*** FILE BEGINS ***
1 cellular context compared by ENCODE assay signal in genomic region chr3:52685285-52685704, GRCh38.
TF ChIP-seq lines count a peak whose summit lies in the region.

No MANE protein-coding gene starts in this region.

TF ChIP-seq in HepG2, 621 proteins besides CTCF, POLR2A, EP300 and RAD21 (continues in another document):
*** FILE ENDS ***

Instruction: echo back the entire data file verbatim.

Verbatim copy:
1 cellular context compared by ENCODE assay signal in genomic region chr3:52685285-52685704, GRCh38.
TF ChIP-seq lines count a peak whose summit lies in the region.

No MANE protein-coding gene starts in this region.

TF ChIP-seq in HepG2, 621 proteins besides CTCF, POLR2A, EP300 and RAD21 (continues in another document):